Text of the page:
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Department
Computer Science
Course
CSC290H5
Professor
Fiona Bawl
Semester
Winter

Description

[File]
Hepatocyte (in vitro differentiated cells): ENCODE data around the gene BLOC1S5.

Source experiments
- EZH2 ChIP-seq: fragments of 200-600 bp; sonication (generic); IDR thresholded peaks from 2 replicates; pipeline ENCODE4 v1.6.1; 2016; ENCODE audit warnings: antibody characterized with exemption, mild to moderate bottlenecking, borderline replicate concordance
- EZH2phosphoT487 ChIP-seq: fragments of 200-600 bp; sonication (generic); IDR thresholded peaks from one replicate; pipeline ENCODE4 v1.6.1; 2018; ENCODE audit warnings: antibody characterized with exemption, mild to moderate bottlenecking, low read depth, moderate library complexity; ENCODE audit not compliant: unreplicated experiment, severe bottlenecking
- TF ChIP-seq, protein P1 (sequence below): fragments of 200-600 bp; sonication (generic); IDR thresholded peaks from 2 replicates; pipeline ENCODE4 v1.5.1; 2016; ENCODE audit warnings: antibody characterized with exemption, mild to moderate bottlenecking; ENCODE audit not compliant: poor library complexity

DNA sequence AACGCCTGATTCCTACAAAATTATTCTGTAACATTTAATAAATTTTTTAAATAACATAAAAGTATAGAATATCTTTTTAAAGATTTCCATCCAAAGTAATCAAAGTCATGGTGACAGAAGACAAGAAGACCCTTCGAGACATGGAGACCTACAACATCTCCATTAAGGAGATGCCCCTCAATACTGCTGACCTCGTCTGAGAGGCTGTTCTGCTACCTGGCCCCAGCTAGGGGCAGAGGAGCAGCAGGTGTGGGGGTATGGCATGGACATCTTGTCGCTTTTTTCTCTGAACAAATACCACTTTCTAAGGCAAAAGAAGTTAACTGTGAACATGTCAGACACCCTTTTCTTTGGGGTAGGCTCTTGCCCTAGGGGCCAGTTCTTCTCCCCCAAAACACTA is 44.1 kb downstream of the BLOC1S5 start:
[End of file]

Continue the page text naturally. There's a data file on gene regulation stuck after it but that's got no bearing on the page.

Syllabus balances explicit and tacit knowledge – tacit is knowledge that's difficult to write down, visualize or transfer from one person to another; explicit is: that has been articulated, codified, and stored in certain media. It can be readily transmitted to others • SMCR Model of Communication  Synchronous = right away (telephone) vs. Asynchronous(not right away email) on model  Push vs Pull on model  http://www.pmi.org/eNews/Post/2013_03-11/Graphics-and-Effective-Design.html Week 3  Active Voice: o (Agent) (Action) (Object) o Agent performs the action, object has the action done to it o It is how you normally speak o In speech (or dialogue) some parts are left out and the receiver is expected to know what they are. o Active voice is typically more explicit, shorter, and easier for English speakers to understand o Active Voice: o Why did the chicken cross the road? o I wrote the software to implement the web site.  Passive Voice: o (Object) (Action) (Agent) o It “feels” more formal o In speech (or dialogue) some parts are frequently left out and the receiver is expected to know what they are. o Passive voice is often used to avoid use of the first person o Passive Voice: o Contains a form of the verb “to be” o Eg: is, are, am, was, were, has been, have been, had been, will be, will have been, being) o The verb is followed by a past participle o The past participle is a verb form that frequently ends in “-ed” o Passive Voice: o Why was the road crossed by the chicken? o The software was written to manage the web site. o Week 4 • Lists – In lists of adjectives; use where an “and” or an “or” would be appropriate • The last two elements of the list retain the conjunction, and lose the comma. (Unless you are in Oxford or the USA.) – Alternatives include “;” and enumerators inside parentheses • Joining two sentences (using conjunctions such as “and”, “or”, “but”, “while” and “yet”) – You may sometimes use a “;” instead of a comma, without the conjunction. – This rule is frequently ignored by professional writers. • Used in pairs to delineate an interesting, but unnecessary, piece of text. – Alternatives include parentheses, dashes and sometimes quotation marks. – One of the pair can be dropped if the piece of text occurs at the very beginning or end of the sentence. • To improve readability – The reader usually interprets the comma as a “pause”. – Try reading the sentence out loud and see if putting a pause into the sentence makes it easier to unders
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